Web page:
COVID-19 update

Tyne Rivers Trust considers managing the increased risk of transmission of COVID-19 of paramount importance.¬†Following the latest government guidance, issued on 4th January 2021, where possible and safe to do so, we continue to deliver our key projects. We are constantly evaluating the situation and will keep up regular contact with our partners, funders and volunteers. All practical volunteer tasks have now been paused until it’s safe to resume.

Close window
Tyne Rivers Trust > Project > Practical conservation

Improving future fish populations

A wooden baulk creates a better flow for fish to move upstream on Haltwhistle Burn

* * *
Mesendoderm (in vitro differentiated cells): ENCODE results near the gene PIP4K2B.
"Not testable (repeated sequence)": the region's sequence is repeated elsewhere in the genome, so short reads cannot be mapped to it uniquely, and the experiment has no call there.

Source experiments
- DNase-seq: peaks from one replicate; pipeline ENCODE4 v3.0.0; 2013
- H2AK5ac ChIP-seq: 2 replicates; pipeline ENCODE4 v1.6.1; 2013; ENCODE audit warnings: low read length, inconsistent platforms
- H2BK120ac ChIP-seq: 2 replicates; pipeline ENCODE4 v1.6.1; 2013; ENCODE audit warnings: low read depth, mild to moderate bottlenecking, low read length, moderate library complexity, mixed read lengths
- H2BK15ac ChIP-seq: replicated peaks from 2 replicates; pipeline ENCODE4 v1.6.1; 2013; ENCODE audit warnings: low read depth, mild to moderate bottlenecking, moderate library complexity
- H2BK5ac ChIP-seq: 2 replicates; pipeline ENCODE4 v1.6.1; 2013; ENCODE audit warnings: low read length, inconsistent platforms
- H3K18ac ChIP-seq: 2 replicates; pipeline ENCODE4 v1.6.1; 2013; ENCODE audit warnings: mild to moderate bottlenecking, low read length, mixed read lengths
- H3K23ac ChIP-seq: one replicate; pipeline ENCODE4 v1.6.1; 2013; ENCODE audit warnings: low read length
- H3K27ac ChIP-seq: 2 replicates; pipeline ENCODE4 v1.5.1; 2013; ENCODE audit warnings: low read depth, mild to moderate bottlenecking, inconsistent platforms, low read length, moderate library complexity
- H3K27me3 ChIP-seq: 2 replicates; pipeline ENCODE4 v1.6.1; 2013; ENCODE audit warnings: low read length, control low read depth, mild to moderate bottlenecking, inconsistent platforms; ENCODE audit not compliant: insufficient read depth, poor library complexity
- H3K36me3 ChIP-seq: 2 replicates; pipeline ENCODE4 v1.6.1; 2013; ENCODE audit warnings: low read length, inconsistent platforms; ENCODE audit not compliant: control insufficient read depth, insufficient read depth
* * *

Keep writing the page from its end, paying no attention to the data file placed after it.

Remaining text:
Every year, salmon and sea trout return from the sea to the ‘Mouth of the Tyne’ and swim upstream to lay their eggs where they were born. The journey is known as fish migration. However, there are many obstructions which stop them from doing this.

These obstructions are mostly a legacy of the industrial revolution and include:

  • Weirs which were built to provide power
  • ¬†Culverts created by building roads

Our aim is to open-up the river to as many migrating species as possible so we design and build both large-scale fish passes and smaller fish easements to help improve fish populations.

Support Us

Donate to help us continue our work to support the Tyne.
This site uses cookies.
Read our privacy policy

This site uses cookies for marketing, personalisation, and analysis purposes. You can opt out of this at any time or view our full privacy policy for more information.